Further, many times these types of theft cases involve video surveillance footage that the prosecutor will rely on as incriminating evidence. An experienced attorney will file the appropriate pre-trial motions and make the proper in trial objections to try to keep the video surveillance from being presented by the prosecutors in your trial. The same goes for any photo evidence or other physical evidence (like receipts or the stolen items) that the prosecutor will try to present in your trial.

 

D.C. Assault Charges  

Assault charges typically arise when you have been accused of physically harming or threatening another person. The level of the charge (felony vs. misdemeanor) and the maximum penalties depend on who was harmed or threatened and the seriousness of the injury (if any).  These laws differ from state to state and it’s important to understand your specific charges

What are the Penalties for Assault in D.C.? 

The D.C. Criminal Code distinguishes several types of acts that fall under the Assault statute. The following list breaks down the maximum jail sentences and fines associated with each charge.  

Threats to do Bodily Harm

  • 6 months and $1,000

Resisting Arrest

  • 6 months and $1,000

Assault on Police Officer

  • 6 months and $1,000

Assault on Police Officer Causing Serious Bodily Injury

  • 10 years and $25,000

Aggravated Assault (Involves Serious Bodily Injury

  • 10 years and $25,000

Attempted Aggravated Assault

  • 5 years and $12,500

Assault with Intent to Commit Any Other Offense 

  • 5 years and $12,500

Assault with Dangerous Weapon

  • 10 years and $25,000

What are Defenses to Assault Charges?

 

The main two defenses to assault are: self-defense and fabrication. Fabrication means the person made it up - it never happened. In this defense you would be asserting that you are not guilty of the charge because you never committed the acts you are being accused of and the alleged victim is lying.  

 

For self-defense you would be asserting that the alleged victim was actually the aggressor either towards you, another person you were protecting or your property. The facts of the case would determine if you are entitled to using deadly or non-deadly force in self-defense. When pursuing a self-defense theory, you are also able to introduce evidence of the “alleged victims” past violent behavior that caused you to fear them in the case at hand and warrant your use of self-defense. There are many different types of evidence that can be introduced through different legal means when pursuing a self-defense theory. A self-defense theory may not be the right choice in every assault case and an experienced attorney will look at many different aspects of the case including injuries, motives, past violent behavior of the “alleged victim” and the overall viability of the self-defense claim. There is no clear cut rule on when to move forward with a self-defense theory. For example, in some circumstances if you (the defendant) have no injuries and the alleged victim has injuries, your attorney may determine that a self-defense claim is plausible. In other scenarios it may come off as not credible. Your attorney’s ability to make these determinations comes from experience with judges, juries, and trials. Make sure to ask your attorney about their previous trials where they have been successful with a self-defense case.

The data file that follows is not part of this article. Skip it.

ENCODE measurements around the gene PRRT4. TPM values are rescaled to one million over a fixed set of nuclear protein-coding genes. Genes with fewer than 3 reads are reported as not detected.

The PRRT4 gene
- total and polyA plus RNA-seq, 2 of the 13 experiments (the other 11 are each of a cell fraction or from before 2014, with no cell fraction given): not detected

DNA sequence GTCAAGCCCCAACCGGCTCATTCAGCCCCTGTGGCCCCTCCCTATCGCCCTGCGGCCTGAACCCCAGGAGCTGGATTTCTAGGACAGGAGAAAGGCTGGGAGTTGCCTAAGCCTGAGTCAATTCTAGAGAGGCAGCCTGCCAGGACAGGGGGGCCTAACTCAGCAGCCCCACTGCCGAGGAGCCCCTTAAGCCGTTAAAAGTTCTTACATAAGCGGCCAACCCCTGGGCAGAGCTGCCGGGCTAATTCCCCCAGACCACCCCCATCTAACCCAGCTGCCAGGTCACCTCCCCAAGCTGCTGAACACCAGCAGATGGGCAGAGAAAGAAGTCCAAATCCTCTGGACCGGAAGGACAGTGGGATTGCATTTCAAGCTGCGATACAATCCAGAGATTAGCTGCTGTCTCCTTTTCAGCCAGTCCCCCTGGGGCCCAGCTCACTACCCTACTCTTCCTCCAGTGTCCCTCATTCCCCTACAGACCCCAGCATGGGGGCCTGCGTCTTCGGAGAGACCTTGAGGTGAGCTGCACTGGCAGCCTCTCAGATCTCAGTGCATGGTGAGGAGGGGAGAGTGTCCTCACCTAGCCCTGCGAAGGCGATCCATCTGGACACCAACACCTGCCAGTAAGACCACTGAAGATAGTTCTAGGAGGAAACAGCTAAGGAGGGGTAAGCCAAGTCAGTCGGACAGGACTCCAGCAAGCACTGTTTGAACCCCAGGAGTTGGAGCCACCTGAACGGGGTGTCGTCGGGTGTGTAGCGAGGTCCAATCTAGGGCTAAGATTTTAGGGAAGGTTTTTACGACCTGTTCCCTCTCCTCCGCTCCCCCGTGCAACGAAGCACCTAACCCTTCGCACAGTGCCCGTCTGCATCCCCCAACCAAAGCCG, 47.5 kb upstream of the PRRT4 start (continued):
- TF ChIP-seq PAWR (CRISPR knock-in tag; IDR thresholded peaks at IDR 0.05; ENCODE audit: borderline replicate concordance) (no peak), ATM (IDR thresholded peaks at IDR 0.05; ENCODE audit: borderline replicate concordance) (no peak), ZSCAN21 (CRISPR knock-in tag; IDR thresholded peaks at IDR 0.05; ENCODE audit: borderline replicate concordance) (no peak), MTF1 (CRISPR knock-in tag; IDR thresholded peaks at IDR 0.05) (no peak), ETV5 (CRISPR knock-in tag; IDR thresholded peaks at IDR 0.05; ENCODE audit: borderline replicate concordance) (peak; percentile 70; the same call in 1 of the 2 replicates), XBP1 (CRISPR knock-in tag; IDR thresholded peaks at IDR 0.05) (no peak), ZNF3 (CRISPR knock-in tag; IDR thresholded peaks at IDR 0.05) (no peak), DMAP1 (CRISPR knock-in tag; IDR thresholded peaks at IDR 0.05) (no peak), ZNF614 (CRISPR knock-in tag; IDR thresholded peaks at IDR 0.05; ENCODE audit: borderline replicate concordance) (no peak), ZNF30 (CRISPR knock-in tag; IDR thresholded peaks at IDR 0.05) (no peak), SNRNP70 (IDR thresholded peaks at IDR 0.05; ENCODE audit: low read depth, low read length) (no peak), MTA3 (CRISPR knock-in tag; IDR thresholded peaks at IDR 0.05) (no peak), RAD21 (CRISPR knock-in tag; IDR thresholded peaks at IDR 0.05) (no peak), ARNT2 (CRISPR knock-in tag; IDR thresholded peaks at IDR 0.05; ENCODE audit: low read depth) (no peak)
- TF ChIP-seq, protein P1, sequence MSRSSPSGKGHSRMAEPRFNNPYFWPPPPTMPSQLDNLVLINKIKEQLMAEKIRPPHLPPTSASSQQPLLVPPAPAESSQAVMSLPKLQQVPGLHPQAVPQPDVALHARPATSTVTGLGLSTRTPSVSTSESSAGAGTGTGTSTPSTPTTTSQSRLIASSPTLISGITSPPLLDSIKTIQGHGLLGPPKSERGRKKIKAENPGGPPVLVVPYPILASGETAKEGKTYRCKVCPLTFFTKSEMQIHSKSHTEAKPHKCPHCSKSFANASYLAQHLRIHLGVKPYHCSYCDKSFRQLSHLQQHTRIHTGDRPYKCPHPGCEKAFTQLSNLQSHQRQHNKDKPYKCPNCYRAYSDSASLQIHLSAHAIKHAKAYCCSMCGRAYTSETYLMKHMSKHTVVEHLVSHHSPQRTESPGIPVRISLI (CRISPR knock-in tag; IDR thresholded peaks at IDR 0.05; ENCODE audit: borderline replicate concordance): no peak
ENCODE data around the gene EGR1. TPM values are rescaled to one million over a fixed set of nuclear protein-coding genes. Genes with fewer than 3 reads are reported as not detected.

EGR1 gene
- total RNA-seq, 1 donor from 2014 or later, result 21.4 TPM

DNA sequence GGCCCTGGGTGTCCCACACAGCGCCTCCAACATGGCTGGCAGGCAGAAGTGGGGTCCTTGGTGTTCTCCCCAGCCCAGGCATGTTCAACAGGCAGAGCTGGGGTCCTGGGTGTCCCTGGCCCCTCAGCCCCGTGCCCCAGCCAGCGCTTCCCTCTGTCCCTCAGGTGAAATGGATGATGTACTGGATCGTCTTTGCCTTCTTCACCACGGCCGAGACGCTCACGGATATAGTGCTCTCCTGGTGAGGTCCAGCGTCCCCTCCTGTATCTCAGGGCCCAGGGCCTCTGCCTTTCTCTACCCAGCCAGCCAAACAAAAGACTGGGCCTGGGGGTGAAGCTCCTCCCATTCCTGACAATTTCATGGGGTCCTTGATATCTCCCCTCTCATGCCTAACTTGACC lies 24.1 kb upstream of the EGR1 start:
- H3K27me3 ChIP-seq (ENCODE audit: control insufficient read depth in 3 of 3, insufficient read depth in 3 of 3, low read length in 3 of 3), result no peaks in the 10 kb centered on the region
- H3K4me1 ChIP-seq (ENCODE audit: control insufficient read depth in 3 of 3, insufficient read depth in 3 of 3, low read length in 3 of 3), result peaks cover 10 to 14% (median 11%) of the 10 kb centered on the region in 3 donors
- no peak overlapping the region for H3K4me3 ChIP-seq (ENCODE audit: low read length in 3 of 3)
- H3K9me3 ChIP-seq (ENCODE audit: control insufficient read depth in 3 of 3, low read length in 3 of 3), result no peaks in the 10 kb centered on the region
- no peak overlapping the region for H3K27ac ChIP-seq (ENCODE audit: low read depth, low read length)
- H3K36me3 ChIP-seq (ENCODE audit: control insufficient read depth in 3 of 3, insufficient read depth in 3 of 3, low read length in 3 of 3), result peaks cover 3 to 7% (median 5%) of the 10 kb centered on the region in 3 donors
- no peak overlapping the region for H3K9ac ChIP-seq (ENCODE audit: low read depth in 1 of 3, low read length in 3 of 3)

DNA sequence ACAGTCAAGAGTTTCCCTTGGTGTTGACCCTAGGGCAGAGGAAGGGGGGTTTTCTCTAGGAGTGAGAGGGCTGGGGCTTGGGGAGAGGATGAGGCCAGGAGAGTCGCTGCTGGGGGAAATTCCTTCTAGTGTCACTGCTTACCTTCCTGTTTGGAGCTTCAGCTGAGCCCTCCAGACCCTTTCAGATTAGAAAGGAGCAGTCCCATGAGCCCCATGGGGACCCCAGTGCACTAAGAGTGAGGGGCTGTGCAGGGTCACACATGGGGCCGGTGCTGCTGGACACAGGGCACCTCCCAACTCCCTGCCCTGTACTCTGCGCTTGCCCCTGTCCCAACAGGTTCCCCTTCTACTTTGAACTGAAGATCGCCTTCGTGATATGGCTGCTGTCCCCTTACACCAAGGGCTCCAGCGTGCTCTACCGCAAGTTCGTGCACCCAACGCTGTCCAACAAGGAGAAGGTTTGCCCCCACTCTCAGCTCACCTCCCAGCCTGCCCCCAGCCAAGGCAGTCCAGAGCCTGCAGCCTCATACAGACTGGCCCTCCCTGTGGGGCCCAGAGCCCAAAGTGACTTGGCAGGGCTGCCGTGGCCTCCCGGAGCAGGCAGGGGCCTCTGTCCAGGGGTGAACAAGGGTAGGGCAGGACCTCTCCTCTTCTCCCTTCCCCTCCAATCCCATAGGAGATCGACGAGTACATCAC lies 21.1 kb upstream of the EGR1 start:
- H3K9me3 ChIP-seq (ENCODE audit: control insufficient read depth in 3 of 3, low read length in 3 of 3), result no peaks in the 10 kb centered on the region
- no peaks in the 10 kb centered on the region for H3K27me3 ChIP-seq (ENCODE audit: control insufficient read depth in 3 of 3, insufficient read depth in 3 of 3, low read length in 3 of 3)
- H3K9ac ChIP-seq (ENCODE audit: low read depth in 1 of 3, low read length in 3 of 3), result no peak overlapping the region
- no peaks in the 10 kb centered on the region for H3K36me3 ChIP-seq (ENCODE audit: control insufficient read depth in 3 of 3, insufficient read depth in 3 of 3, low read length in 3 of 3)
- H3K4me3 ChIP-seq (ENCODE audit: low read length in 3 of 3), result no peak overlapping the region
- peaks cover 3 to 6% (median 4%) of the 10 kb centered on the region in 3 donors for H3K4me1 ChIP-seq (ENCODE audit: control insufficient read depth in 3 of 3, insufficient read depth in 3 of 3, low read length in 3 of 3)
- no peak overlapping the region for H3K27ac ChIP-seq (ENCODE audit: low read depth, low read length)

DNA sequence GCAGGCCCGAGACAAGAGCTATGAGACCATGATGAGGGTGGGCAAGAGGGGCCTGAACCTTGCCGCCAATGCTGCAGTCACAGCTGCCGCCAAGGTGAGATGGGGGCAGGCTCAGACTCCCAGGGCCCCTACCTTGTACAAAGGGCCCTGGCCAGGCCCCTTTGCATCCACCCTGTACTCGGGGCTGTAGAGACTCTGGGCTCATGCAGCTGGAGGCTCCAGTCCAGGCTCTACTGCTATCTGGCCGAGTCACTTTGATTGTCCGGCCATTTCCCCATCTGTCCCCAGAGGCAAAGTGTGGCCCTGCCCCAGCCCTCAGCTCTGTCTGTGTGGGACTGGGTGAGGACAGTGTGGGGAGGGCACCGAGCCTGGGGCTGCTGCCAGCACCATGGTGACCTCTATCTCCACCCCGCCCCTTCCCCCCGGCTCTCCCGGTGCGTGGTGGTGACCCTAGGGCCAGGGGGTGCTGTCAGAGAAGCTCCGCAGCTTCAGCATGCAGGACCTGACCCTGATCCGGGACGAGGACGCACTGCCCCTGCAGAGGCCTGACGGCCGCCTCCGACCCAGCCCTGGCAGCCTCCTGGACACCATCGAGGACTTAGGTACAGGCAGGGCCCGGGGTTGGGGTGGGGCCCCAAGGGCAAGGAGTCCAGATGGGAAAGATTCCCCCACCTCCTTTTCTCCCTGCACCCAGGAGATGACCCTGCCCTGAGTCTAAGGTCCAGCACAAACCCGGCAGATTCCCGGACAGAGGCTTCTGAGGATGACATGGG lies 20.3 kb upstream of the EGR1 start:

What Kind of Evidence is Presented in Assault Cases? 


In assault cases, evidence collecting can be key. If an alleged victim is lying or exaggerating the facts of the incident, it can be exposed through diligent evidence collection. For example, if the alleged victim is claiming they suffered injuries then there may be photographs to confirm the injuries or photographs that show a lack of injuries and attack the victim’s credibility. Many times, an alleged victim will claim they suffered physical injuries yet the police note that there were no injuries on their police reports and did not take photos of injuries. In this circumstance it would be crucial to note these inconsistencies to the judge and or jury. While the defendant in a criminal trial does not have the burden of presenting evidence, the defense attorney must be able to attack the state’s evidence effectively.